Germany is synonymous with a lot of things – beer, food, sausages, seriousness, hiking, castles, and parties. Yet Germany is more than beer halls and bratwurst. There is a vibrant art and music scene in Berlin, beautiful forests in the west, great cathedrals and castles, and picturesque “sound of music” cities and the alps in the south, and historic cities throughout the country. Germans are often thought of as serious people who aren’t as wild as their southern European neighbors. Yet, while they may be serious and focused, they are also some of the nicest, most helpful people in Europe. They aren’t as “cold” as they appear. Germany is a large country with a lot to offer travelers at really affordable prices.
Accommodation – Accommodation in Germany is quite cheap compared to neighboring Euro-zone countries. Hostels range from 10-30 EUR per night for a dorm room. A private room costs around 50 EUR per night and budget hotel prices begin in the same price range.
Food – Food in Germany is very cheap. You can eat out from outdoor vendors for around 2-4 EUR (great sausages and bratwurst). Pre-made sandwiches cost around 5 EUR. Fast food will cost around 7 EUR. Beer usually costs 5 EUR for a nice pint. If you eat in the beer halls, a traditional German meal plus a beer will cost around 14 EUR. Turkish, middle eastern, and Asian food can be found for as little as 5 EUR. A week’s worth of groceries will cost around 35-65 EUR.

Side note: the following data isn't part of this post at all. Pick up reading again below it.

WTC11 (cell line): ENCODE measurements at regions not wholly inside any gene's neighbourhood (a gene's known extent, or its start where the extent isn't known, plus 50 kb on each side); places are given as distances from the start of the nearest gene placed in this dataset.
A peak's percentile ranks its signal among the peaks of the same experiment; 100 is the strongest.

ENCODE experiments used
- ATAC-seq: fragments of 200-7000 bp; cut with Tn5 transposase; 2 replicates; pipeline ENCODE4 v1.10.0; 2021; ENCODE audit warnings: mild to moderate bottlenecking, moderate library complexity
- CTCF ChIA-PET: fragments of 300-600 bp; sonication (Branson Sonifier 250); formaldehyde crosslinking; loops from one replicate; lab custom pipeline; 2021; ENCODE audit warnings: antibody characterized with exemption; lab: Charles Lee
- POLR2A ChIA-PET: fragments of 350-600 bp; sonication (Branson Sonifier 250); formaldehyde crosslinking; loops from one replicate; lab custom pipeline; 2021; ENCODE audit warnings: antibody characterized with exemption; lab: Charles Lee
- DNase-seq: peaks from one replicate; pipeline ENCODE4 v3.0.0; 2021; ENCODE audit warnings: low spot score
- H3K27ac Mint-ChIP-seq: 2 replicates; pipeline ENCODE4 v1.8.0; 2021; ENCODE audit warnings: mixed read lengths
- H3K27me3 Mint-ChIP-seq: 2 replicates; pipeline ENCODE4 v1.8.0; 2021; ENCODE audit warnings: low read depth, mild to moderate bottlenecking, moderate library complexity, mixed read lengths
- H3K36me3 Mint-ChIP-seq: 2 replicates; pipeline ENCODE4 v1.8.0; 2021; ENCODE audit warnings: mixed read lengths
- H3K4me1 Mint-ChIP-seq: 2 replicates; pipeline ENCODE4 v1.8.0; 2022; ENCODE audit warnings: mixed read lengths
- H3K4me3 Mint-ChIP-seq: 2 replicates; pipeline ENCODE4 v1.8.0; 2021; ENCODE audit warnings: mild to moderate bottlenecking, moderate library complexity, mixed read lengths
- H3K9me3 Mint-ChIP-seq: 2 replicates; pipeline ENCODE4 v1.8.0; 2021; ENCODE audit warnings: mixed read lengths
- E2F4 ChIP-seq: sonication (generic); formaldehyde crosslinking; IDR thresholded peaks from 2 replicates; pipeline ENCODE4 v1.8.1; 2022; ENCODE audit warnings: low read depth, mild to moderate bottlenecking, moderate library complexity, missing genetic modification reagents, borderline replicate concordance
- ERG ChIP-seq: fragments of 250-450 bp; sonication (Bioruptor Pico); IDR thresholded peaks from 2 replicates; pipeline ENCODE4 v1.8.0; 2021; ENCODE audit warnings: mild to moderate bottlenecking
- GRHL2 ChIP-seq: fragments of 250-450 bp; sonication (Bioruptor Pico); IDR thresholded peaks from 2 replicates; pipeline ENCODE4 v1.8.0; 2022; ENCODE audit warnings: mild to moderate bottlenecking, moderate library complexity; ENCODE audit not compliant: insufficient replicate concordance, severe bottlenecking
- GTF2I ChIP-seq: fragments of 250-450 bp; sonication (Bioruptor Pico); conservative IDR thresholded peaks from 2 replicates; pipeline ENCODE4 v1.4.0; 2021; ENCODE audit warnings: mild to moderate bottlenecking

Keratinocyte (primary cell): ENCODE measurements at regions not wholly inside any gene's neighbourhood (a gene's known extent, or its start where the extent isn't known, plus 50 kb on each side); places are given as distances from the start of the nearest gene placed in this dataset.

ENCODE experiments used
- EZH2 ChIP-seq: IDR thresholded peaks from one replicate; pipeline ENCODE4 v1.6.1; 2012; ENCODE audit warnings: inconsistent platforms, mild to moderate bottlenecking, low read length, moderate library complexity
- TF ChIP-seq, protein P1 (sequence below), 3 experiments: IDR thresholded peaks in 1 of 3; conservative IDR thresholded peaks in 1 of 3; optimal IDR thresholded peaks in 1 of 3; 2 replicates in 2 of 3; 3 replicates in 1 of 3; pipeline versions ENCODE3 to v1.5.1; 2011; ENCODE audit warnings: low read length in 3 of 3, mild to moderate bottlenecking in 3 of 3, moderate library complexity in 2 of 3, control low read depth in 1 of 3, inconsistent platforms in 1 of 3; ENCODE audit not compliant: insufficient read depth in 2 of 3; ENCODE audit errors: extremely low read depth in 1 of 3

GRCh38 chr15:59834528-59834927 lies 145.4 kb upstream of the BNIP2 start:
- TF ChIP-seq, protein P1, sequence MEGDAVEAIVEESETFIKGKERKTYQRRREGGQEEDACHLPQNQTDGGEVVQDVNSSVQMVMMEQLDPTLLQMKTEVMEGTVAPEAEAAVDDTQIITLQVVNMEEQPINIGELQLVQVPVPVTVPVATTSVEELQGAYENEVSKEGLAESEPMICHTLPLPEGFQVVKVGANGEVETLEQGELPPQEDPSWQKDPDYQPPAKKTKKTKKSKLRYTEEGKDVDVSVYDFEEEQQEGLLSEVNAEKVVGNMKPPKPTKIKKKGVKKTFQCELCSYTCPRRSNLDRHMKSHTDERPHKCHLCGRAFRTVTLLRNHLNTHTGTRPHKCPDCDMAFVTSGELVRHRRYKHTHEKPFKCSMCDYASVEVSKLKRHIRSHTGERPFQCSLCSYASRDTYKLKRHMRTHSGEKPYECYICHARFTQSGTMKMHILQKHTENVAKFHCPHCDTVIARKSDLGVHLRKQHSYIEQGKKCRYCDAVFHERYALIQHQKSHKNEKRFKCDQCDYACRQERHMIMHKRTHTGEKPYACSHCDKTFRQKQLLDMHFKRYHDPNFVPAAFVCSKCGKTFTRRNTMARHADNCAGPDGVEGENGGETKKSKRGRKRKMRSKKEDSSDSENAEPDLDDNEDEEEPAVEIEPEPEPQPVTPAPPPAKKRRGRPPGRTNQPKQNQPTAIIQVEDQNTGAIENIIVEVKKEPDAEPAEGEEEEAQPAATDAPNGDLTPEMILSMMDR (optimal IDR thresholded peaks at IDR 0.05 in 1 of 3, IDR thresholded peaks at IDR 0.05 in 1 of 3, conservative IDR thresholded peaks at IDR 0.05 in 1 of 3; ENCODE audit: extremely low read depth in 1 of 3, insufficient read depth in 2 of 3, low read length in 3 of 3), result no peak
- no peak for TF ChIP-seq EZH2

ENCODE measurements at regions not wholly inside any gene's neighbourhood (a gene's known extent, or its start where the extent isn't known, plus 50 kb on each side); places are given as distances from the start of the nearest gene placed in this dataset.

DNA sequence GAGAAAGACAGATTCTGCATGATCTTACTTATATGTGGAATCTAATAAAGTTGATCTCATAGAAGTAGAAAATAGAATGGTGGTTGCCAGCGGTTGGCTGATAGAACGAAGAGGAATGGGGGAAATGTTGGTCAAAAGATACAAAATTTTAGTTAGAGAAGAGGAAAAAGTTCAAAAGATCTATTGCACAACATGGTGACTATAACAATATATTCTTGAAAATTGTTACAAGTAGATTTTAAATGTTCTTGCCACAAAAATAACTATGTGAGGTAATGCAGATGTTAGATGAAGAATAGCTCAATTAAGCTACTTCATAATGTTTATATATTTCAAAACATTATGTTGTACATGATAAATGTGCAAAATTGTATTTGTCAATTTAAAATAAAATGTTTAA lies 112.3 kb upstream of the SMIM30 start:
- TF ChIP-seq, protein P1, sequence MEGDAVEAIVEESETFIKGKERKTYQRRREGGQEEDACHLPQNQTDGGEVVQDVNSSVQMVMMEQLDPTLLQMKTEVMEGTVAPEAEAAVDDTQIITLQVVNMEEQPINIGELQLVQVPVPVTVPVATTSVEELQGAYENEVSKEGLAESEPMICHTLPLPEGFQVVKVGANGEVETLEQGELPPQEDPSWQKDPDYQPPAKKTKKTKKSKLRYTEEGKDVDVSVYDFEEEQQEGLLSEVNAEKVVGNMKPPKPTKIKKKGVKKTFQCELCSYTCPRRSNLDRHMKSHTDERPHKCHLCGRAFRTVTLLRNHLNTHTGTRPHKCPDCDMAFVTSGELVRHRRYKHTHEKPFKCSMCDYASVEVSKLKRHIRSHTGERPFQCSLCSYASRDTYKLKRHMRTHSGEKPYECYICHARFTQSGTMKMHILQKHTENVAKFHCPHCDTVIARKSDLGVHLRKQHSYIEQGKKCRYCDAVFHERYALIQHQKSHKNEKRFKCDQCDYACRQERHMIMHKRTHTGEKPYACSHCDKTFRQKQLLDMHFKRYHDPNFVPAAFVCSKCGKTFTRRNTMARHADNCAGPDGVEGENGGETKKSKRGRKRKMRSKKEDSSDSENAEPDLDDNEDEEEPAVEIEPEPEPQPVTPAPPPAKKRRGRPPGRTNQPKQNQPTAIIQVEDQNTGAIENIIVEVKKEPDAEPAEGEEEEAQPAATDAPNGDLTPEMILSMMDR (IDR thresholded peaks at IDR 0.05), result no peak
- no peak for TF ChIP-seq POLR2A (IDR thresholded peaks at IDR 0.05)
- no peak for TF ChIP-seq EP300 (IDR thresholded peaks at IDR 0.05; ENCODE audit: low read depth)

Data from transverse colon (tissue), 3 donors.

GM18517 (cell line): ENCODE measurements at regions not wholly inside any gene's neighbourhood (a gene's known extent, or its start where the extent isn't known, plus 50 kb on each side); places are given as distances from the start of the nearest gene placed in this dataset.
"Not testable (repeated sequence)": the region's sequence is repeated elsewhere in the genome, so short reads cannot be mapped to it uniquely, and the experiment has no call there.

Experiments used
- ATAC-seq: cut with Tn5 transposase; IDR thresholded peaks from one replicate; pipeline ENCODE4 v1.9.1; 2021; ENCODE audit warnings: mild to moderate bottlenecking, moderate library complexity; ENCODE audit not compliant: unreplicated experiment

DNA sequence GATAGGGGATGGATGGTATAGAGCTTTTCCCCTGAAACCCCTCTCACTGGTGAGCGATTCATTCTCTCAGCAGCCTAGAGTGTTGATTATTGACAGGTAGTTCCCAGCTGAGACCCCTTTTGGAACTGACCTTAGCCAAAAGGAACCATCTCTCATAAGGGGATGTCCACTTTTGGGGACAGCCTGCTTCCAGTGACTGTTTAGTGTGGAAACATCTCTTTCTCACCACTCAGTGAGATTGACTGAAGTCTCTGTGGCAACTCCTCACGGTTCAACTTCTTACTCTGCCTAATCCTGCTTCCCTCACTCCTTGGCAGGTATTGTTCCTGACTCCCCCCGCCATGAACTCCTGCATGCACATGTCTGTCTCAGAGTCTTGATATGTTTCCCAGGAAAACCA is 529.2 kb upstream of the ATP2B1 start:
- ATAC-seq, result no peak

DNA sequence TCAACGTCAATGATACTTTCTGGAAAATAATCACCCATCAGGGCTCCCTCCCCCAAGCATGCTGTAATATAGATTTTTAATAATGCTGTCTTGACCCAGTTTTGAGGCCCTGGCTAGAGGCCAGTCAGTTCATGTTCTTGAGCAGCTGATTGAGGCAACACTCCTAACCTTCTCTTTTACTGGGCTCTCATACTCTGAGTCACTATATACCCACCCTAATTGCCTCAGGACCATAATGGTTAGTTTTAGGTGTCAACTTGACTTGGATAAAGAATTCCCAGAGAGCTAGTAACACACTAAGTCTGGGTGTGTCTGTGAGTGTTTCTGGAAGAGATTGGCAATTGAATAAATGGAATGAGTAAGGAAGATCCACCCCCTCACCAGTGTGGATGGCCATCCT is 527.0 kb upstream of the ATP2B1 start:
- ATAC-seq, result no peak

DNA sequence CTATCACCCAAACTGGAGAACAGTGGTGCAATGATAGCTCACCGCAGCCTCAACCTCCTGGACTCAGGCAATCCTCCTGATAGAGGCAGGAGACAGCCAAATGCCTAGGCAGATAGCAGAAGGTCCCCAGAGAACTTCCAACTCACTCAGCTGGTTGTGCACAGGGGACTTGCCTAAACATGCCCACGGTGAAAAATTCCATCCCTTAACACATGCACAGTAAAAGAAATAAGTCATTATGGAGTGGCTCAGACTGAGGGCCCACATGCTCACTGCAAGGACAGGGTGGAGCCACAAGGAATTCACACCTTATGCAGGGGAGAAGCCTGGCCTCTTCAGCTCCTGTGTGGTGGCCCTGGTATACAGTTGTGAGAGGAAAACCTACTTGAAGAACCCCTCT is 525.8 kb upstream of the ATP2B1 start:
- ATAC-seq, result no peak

Transportation – High speed trains are very expensive in Germany. Berlin to Munich can cost over 180 EUR. Most of the other intercity trains cost between 40-70 EUR for a second class ticket. It’s cheaper to take a slow regional train or overnight bus, and then you save on accommodation. City transit systems cost around 1-3 EUR per single ticket.
Activities – Museums cost between 1-15 EUR. Bike tours and river cruises can cost 24-40 EUR. Most city tours are between 12-25 EUR. Renting a bike costs about 18 EUR per day.
Money Saving Tips
Eat at the vendors – Throughout Germany you’ll find cheap outdoor sausage vendors. These quick eats will cost a couple of Euros. Moreover, meals at many of the beer halls around the country cost only 9-15 EUR.
Eat cheap ethnic food – Some of the best and cheapest food in Germany is the Turkish and Middle Eastern food. You can get a lot of meals for under 5 EUR. It’s delicious, filling, and cheap and what I mainly eat while in Germany.